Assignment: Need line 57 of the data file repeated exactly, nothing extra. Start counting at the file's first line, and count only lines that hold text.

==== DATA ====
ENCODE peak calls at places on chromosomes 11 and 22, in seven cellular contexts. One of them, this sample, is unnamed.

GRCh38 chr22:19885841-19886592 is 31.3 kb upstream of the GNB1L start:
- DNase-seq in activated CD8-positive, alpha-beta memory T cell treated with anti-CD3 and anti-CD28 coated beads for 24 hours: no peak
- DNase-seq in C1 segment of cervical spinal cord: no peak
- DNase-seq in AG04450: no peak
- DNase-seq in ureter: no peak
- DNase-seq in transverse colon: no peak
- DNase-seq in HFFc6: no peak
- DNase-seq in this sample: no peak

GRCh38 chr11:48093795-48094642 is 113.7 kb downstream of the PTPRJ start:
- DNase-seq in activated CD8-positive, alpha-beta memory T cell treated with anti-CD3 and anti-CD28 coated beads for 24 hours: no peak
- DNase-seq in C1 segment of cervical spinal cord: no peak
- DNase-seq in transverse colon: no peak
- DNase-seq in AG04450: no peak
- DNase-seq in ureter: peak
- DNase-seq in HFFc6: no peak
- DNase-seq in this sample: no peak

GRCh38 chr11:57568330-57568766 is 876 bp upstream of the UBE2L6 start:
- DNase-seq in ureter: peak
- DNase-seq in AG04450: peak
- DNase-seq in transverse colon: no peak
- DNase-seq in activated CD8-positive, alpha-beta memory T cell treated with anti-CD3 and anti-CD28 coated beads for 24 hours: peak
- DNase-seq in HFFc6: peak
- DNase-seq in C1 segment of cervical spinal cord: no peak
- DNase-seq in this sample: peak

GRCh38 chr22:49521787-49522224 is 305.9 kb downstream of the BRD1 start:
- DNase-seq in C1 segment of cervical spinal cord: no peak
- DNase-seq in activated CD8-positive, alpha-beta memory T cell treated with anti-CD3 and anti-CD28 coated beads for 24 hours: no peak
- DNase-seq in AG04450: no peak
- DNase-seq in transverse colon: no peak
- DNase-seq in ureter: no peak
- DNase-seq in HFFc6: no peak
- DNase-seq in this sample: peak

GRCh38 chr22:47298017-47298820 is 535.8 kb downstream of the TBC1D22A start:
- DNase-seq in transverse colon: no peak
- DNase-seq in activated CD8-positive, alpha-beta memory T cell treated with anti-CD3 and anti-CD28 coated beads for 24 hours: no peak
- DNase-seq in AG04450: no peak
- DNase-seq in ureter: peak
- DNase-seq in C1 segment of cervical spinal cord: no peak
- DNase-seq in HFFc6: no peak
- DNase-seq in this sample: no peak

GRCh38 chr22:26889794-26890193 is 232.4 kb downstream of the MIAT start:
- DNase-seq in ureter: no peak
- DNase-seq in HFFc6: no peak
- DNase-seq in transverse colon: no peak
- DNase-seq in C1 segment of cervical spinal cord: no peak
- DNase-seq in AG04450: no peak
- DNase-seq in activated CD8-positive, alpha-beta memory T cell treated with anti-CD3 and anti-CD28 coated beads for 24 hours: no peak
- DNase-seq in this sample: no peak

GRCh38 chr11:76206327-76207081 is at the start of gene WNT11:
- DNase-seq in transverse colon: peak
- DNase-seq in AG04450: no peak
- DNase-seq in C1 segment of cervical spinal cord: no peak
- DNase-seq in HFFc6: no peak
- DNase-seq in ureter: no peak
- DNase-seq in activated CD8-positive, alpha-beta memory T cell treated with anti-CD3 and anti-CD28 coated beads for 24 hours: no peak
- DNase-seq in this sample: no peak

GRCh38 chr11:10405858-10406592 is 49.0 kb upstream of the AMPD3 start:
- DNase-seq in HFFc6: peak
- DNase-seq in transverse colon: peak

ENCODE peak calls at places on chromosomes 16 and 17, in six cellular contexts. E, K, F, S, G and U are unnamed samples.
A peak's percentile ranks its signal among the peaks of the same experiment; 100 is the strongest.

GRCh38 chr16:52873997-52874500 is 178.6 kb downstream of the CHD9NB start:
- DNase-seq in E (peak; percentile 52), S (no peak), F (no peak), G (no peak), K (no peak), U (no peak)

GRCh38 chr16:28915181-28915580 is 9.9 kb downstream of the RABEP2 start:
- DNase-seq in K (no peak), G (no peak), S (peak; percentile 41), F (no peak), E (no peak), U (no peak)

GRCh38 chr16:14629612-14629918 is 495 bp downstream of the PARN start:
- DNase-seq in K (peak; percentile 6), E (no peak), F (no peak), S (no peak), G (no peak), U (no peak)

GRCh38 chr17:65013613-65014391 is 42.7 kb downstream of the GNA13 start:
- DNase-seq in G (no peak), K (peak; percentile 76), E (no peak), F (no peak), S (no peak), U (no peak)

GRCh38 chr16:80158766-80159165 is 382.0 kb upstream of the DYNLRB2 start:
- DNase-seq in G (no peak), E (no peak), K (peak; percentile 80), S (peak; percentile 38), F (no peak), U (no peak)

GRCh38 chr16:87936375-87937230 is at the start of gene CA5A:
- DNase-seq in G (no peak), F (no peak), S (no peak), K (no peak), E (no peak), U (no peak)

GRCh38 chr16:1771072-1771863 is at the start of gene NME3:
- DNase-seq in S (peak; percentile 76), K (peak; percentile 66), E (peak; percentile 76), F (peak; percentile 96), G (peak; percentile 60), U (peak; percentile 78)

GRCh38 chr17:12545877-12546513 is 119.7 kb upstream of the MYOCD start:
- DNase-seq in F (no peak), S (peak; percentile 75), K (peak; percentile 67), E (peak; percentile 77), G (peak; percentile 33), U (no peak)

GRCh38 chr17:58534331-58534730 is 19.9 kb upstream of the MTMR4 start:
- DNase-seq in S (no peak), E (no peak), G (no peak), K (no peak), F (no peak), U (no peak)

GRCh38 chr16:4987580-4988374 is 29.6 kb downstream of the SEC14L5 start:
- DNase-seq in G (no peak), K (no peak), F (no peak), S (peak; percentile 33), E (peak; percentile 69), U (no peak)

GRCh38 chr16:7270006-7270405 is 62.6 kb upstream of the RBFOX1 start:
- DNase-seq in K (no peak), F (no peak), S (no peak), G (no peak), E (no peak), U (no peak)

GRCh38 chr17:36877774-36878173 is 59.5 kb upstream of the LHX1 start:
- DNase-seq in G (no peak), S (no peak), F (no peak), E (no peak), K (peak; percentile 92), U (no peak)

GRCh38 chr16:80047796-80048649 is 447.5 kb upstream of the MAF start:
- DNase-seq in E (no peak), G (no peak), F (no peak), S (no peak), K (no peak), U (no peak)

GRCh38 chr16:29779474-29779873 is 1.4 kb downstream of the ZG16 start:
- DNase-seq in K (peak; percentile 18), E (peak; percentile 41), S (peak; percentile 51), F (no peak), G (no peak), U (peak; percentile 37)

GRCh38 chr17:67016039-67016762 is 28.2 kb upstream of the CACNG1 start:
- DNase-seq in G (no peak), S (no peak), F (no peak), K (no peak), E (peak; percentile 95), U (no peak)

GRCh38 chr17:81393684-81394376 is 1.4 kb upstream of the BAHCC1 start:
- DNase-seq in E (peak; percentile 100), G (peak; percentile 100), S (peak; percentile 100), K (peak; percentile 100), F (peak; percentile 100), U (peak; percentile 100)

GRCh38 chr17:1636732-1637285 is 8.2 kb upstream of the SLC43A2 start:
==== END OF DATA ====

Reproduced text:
- DNase-seq in this sample: no peak